Archive for the ‘breastfeeding’ Category

The good…

However, the interesting point here is the assumption that expressing (more and faster) is the answer. Buchholz’s comment is consistent with workplace norms under neo-liberalism that require mothers to minimise their breastfeeding relationship with their infants and to instead pump milk. As sociologist Kate Boyer recently observedin the US context, without longer maternity leave or proper provisions to breastfeed at work we are not so much accommodating mothering as squeezing it – quite literally – to fit into the ‘needs’ of industry. While centering the importance of ‘human milk’, expressing actually pushes mothering – the act of embodied nurture – to the periphery. This, she contends, is a new form of ‘neoliberal mothering’ that extracts both care work and labour from women without regard to the unique problems this creates.

The new norm is not to exclude women outright, but to exclude the particular embodied relationships women have with infants and young children (and, perhaps more fundamentally, that infants and young children have with their mothers). In the new model, liberalism has been surpassed by neo-liberalism: mothers are allowed in ‘the house’ (or out of the house as the case may be) but they and their babies are under pressure to minimise physical contact. As I have written recently, keeping up a ‘supply’ of milk and work is the new norm, which promotes ‘pumping’ over breastfeeding. These are, of course, not the same thing. The intimacy and bonding, the stroking and face-to-face contact, the intersubjective experience and embodied care are diminished in preference to disembodied ‘expressing’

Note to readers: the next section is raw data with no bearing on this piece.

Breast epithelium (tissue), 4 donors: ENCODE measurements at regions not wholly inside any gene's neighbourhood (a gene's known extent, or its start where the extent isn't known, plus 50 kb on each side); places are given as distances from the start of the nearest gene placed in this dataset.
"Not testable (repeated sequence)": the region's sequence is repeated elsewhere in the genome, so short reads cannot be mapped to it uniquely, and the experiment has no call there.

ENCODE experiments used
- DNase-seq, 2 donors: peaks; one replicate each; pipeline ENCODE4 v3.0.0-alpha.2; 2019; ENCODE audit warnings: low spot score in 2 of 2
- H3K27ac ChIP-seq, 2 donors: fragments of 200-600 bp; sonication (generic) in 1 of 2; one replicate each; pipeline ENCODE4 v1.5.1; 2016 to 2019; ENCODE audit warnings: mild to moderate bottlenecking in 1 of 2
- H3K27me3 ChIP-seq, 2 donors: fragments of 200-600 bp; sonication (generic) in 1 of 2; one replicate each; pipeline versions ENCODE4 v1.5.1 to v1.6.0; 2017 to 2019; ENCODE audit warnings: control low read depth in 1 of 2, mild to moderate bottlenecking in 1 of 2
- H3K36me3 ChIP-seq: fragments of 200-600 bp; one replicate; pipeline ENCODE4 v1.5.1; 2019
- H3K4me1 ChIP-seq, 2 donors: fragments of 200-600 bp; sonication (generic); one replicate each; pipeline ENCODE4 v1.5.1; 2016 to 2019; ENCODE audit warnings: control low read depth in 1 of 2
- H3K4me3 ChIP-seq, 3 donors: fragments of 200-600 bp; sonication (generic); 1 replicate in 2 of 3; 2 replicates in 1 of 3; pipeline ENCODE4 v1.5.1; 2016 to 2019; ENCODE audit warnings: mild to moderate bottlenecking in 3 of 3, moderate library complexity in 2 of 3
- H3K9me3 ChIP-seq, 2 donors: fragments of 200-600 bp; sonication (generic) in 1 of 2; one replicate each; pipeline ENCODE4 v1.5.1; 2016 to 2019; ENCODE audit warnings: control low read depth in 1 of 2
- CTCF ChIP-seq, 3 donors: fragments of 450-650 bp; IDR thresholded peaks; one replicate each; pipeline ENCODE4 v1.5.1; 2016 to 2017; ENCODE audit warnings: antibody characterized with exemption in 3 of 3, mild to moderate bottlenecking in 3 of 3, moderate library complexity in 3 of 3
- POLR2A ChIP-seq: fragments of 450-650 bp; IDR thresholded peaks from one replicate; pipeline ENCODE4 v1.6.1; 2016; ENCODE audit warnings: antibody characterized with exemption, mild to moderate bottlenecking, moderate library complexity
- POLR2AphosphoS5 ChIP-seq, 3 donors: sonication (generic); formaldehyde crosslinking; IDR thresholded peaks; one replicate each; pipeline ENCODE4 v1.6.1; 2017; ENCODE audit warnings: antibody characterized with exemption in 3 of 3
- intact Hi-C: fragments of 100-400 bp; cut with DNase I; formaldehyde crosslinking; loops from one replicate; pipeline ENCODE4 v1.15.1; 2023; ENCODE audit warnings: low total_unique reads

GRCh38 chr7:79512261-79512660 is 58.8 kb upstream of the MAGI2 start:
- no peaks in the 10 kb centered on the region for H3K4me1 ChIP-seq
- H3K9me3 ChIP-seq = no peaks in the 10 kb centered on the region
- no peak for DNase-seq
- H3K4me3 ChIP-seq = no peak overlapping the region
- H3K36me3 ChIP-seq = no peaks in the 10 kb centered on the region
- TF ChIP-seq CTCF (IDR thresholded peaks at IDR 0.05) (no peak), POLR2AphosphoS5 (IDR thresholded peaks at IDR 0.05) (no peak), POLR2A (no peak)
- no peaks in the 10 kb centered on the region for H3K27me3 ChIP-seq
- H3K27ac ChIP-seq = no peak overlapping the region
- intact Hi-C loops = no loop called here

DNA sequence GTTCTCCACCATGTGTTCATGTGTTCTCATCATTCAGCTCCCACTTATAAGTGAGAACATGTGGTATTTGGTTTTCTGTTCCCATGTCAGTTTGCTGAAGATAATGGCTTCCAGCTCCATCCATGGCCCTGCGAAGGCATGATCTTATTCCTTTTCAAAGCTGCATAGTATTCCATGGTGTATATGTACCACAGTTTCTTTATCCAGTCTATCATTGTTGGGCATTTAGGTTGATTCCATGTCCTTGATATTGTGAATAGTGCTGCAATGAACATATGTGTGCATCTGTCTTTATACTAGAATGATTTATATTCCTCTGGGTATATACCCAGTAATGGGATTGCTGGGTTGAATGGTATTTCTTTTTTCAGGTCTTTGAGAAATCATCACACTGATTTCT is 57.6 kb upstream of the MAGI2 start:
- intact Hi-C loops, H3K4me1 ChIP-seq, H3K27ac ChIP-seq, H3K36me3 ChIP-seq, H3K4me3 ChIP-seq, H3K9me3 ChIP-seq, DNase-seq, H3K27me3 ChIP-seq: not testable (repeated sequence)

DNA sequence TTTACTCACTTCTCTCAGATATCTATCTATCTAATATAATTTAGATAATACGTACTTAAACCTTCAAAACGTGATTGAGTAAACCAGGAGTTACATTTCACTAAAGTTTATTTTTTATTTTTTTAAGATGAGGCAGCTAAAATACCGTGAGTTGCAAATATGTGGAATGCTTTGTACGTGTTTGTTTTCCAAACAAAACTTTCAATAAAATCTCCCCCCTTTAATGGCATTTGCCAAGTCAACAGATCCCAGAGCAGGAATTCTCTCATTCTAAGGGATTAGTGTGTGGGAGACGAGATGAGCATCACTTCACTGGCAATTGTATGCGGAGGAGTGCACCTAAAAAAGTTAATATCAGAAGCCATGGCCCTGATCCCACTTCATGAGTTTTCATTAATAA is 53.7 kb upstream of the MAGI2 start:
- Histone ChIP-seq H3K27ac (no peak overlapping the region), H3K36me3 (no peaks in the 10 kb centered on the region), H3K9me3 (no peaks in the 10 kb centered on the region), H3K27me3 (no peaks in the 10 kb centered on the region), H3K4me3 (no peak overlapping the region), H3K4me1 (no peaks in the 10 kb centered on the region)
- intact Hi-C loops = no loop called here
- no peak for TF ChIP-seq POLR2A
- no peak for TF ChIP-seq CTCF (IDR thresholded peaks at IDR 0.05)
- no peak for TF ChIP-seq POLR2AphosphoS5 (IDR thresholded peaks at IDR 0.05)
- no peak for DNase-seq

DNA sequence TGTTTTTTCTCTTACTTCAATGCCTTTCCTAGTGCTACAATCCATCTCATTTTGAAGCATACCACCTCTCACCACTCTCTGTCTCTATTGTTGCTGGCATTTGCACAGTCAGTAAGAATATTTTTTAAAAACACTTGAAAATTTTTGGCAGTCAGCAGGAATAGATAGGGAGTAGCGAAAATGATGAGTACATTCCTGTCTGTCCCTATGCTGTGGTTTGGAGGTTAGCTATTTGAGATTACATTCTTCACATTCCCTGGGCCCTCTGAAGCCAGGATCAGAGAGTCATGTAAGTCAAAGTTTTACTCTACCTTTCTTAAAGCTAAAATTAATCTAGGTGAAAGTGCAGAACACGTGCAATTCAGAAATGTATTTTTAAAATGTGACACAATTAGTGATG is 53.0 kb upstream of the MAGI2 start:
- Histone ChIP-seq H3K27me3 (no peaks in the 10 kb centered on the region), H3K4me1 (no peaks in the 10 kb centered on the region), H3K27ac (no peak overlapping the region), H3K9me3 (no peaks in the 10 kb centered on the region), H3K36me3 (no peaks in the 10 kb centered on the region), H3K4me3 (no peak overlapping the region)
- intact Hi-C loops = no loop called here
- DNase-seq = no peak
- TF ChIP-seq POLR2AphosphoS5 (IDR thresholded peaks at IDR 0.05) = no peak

From my friend, Dr Petra Bueskens’ “Keeping up supply: it isn’t only about milk” in On Line Opinion.

And the bad..

Despite the nice pictures with Kelly O’Dwyer, a former Costello adviser sporting the latest feminist political accessory, a baby, the five women who are ministers in cabinet, Michaelia Cash, Julie Bishop, Marise Payne, O’Dwyer and Sussan Ley, all supported Turnbull, although two were in Tony Abbott’s cabinet.

From Angela Shanahan’s “Politics divorced from the people” in The Australian.

And the good..

From the first stages of my pregnancy I was alarmed by feelings of dependency on my partner that I had never experienced before. As my pregnancy progressed, my sense of physical vulnerability increased and my capacity to maintain my equality through independence was repeatedly challenged. Finally, when my daughter was born, her utter vulnerability shook me to the core and I realised that I could no longer operate in the world as a wholly autonomous unit. I was encumbered by this incredibly dependent little person who needed me for her very survival. My understanding of myself and of what I needed from the world shifted completely, as did my understanding of the feminist project. I could no longer relate to the ambivalence of liberal feminism to the needs, indeed rights, of dependent women (and children).

This ambivalence of liberal feminism to the rights of dependent women is one of the reasons that it finds favour with some areas of right-wing politics. The individualism and market focus of the independence model of equality dovetails neatly with economic liberalism (or neoliberalism) and the belief that the market is the best arbiter and distributor of value. Single mothers, for example, are readily vilified as ‘welfare queens’ greedily bludging off the State.